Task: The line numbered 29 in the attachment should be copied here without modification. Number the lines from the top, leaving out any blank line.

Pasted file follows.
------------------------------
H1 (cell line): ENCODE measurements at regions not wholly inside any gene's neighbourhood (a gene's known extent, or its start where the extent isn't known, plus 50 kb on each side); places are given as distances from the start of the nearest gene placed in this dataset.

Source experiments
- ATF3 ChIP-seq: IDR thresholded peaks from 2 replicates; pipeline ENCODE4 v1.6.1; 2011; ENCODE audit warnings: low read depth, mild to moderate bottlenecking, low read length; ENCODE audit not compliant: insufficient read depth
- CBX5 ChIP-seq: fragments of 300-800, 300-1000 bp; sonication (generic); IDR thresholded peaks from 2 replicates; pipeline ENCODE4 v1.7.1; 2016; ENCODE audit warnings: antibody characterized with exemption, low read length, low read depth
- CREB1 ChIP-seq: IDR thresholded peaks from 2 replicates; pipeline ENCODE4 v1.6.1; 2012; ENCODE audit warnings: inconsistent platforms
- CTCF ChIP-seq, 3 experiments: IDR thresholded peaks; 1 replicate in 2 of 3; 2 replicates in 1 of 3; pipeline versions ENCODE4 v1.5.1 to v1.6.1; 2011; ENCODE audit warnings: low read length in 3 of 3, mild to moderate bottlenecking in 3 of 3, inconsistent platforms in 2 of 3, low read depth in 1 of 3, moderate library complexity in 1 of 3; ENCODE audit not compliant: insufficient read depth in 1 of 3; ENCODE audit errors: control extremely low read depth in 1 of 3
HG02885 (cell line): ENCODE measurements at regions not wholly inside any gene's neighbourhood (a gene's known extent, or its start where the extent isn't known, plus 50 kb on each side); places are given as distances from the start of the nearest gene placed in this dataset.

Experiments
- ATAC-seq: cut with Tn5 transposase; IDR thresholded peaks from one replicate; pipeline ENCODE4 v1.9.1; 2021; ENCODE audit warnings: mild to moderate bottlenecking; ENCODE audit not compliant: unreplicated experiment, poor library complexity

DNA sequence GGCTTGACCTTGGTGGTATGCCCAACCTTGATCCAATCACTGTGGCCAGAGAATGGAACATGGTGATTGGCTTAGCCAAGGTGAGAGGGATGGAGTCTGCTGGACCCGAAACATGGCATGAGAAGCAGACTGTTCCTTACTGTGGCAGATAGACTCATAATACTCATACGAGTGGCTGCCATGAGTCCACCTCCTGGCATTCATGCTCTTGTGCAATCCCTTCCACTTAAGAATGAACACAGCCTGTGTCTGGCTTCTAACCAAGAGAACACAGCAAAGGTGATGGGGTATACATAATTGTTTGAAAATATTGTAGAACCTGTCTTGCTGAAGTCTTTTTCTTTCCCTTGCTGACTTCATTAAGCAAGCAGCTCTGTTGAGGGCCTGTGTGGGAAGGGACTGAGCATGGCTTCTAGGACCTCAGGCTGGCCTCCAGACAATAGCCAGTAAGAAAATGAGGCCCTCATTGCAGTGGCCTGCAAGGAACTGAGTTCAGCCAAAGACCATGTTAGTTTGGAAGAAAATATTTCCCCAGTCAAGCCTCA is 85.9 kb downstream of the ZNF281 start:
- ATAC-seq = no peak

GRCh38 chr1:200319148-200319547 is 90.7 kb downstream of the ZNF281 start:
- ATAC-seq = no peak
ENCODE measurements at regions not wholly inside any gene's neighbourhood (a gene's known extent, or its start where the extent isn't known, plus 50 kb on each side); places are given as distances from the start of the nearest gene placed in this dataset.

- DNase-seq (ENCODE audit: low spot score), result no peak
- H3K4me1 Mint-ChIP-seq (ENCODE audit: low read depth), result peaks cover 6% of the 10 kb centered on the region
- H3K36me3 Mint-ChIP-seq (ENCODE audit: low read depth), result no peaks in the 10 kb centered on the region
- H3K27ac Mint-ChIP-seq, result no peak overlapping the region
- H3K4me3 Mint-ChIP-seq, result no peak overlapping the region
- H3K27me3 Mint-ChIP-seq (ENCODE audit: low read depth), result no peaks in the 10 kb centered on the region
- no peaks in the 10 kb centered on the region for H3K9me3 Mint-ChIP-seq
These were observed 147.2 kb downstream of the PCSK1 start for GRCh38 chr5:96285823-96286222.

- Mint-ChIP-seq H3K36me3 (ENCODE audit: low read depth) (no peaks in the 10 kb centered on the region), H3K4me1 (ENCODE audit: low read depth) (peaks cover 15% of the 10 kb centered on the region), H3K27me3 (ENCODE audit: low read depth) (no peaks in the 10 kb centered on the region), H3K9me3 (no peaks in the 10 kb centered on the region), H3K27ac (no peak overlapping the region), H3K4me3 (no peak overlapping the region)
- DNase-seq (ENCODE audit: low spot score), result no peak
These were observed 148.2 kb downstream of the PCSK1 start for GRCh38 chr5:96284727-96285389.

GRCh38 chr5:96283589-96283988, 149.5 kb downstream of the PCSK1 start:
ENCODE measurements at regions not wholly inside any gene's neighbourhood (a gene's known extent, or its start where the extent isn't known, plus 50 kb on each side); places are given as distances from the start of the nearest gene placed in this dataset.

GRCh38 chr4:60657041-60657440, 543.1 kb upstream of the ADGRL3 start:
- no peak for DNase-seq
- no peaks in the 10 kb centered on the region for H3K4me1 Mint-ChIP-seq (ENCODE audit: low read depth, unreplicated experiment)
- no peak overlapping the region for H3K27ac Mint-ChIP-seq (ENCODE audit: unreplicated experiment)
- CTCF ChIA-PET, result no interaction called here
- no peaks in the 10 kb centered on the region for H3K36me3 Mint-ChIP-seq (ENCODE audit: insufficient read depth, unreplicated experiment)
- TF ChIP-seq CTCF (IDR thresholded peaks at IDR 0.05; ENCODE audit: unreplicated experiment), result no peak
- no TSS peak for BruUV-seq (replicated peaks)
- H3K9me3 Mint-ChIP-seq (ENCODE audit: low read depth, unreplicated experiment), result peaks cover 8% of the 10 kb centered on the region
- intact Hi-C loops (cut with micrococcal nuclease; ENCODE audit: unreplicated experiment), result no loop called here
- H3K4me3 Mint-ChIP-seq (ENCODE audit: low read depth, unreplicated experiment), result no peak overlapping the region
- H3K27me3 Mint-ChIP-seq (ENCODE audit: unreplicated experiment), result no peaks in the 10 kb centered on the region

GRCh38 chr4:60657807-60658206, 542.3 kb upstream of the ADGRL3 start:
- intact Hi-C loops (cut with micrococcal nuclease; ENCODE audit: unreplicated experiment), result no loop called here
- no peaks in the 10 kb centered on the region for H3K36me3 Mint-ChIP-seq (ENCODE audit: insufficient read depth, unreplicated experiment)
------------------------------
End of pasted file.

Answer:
- no peak for DNase-seq